how do ya'll get your fondant cakes to look so flwless and smooth? how much icing do you use underneath, and what works the best? also how thin should i roll the stuff, and what about air bubbles? My son's bday is next sat, and i promised him a special cake. help! (don't laugh, but i did try a mmf cake , and posted a pic, but someone asked if i had smoothed the icing underneath. What icing, oops )
Hi Missy, well you put a fairly thin coating of buttercream underneath, enough so that the cake doesn't show through, that is for sure, but not too thick. You make certain that it is really smooth because any bumps in your cake of buttercream are magnified once the fondant goes on top.
Generally with regular rolled fondant, you are supposed to use this at a thickness of 1/4 inch thick. With the marshmallow fondant well people use this a lot thinner. I have heard that you should still roll it out to 1/4 inch, but others like it very thin, so there you go.
With the regular rolled fondant, well you want to make certain that the buttercream doesn't crust or set before you get your fondant on there, so that it can adhere, at least that is the old standard way of doing it.
With the marshmallow one, well people do various things, some let it set, others don't.
I don't use the marshmallow fondant for covering cakes so I will let others answer.
Hugs Squirrelly Cakes
thank you. i am quickly wondering if fondant is something i should just stay away from. it just seemed like an easier alternitive to piping out millions or little stars to make my designs. time will tell.
How thick you roll it to can depend on the type of fondant you are using too. Wilton calls for 1/4" (i think) and Satin Ice 1/8" will do. MMF I rolled out to 1/8" too and it worked great! Rolled buttercream needed to be closer to 1/4".
Hope this helps!
Regarding the 1/4 inch, that is the old standard in covering cakes with fondant, generally what is recommended by the Brits and Aussies and what is used in professional courses.
Hugs Squirrelly Cakes
thanks guys. i am trying another attempt tonight. wish me luck. i hope to get this down because i have 3 bday cakes i need to do, one on the 16th and the 25th, and one on the 28th!!!!
Air bubbles are just air that gets caught between your icing & fondant. To get rid of the bubbles use a small needle to pop the bubbles! You usually can't see the hole that was made because it is so small. If you do see the hole just use your fingers to very lightly close the hole. Then rub your fondant smoother over it. WAAA LAAA bubbles gone!!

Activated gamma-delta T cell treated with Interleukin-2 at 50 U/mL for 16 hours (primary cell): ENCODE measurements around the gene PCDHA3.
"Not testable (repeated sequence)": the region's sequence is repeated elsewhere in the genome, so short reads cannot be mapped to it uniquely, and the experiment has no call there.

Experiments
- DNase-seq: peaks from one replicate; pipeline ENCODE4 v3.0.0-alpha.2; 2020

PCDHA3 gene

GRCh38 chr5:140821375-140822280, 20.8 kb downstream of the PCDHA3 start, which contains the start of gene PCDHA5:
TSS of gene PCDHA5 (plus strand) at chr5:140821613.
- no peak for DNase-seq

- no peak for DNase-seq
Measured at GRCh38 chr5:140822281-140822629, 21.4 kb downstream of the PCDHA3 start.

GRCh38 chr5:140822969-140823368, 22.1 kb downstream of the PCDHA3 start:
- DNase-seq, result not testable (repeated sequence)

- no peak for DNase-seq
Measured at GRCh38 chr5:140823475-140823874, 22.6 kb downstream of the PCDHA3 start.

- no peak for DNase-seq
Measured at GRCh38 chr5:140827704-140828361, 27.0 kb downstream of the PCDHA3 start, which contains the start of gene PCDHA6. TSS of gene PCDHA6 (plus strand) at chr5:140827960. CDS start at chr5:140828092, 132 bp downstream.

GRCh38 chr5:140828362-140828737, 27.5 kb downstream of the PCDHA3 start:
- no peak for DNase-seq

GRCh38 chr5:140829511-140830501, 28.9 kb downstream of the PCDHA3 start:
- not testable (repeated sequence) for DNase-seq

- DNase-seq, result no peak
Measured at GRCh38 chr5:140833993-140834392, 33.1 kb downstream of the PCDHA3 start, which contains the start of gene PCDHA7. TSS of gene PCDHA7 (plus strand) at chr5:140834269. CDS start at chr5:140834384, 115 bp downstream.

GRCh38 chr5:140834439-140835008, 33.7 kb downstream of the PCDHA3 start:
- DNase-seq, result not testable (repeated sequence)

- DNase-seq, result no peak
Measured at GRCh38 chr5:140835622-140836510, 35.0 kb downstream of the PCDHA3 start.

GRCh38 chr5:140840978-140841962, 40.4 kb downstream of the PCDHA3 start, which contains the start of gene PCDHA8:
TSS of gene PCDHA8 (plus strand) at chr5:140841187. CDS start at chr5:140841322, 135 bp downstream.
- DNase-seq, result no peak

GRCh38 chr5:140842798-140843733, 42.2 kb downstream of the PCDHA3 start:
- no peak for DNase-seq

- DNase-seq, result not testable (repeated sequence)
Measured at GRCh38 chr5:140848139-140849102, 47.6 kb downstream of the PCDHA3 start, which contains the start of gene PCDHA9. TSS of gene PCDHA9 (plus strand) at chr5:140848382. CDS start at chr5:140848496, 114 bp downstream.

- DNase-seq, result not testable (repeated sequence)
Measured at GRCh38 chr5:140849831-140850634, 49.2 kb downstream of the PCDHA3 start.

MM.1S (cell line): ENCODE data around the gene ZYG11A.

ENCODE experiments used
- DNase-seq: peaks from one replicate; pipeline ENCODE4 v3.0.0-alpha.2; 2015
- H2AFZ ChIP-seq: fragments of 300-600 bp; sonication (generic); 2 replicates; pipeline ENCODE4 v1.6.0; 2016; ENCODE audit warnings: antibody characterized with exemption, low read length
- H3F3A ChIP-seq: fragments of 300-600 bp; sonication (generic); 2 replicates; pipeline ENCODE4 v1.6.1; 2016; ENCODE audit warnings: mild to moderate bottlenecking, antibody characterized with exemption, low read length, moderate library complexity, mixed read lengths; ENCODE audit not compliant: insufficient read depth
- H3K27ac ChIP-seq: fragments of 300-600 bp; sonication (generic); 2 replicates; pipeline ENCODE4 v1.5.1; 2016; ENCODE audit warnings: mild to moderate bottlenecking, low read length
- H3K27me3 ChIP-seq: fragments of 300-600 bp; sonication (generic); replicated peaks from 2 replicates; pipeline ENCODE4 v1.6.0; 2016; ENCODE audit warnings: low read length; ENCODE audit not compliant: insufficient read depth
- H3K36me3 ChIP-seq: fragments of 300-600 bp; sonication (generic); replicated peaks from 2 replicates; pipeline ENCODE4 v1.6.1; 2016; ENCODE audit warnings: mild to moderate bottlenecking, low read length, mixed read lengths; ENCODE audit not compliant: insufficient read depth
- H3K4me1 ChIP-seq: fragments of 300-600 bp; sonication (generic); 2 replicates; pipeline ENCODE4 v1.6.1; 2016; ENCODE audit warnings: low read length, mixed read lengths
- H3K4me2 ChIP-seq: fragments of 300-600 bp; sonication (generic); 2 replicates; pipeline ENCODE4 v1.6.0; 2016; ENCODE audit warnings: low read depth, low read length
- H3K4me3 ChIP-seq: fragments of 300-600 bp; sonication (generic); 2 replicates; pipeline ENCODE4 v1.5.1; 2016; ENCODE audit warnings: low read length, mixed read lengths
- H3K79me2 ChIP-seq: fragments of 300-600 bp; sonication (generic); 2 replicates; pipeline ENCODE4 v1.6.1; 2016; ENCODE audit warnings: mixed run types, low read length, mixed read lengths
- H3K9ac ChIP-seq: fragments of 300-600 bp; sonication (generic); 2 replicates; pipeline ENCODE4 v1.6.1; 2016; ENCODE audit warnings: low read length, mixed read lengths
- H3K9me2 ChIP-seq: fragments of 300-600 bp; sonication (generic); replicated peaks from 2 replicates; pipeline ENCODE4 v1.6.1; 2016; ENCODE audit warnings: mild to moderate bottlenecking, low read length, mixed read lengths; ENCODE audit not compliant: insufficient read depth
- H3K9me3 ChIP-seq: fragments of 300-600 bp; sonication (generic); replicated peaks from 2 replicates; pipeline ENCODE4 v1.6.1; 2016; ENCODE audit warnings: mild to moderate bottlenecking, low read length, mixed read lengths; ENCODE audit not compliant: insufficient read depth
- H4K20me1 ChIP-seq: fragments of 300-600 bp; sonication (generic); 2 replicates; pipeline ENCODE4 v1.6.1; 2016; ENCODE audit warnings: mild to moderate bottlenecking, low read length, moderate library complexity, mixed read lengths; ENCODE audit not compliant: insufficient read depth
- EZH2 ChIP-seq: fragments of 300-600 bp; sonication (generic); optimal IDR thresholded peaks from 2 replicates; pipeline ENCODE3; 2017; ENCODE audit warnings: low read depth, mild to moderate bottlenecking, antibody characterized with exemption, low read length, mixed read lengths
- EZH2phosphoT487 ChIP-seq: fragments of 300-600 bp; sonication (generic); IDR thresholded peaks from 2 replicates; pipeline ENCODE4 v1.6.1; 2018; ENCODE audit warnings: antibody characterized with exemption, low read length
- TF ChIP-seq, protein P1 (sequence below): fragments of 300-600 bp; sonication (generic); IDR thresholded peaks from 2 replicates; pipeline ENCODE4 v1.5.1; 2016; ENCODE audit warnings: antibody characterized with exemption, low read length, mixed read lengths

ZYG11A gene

Fondant is very easy to use!! So try it!! If you have a large cake I would get someone to help you put it on the cake. If it's under a 10" or a just a sheet cake then you can do that by yourself. It is fun & easy to make the shapes you want on the cake! You could even get the fondant paint & have you some fun with it! I haven't tried Marshmellow Fondant MMF yet. I have used regular wilton fondant several times. It just doesn't taste so great. I have added vanilla flavoring to make it taste better. You can use any flavoring you want.
I just figured out a very cool way to get camoflauge fondant!!!!! I am so proud of myself!!! Now I just hope that it turns out well once i place it on the actual cake!!! I am using it to go around the two layers and will be covering the top of the cake with somethin else. Keep your fingers crossed!!!
Hi, Missyb. When you get a chance, please let me know how you did the camo fondant, I am doing a cake for hubby next month. Thanks!
i took the amount of fondant i needed for the cake, and divided it into thre parts, coloring each one differently, i used black, brown and moss green. Then i took each blob and tore it into little peices about marble sized(some bigger, some smaller for effect) and put them all together in a single layer group, making sure that there was not too many of one color in an area. Then i slower pressed them flat until they squished together. once they were smooshed into one multicolored chunk, i started to roll it out. the rolling made the colors stretch out and form diff patterns and shapes, looking like camo.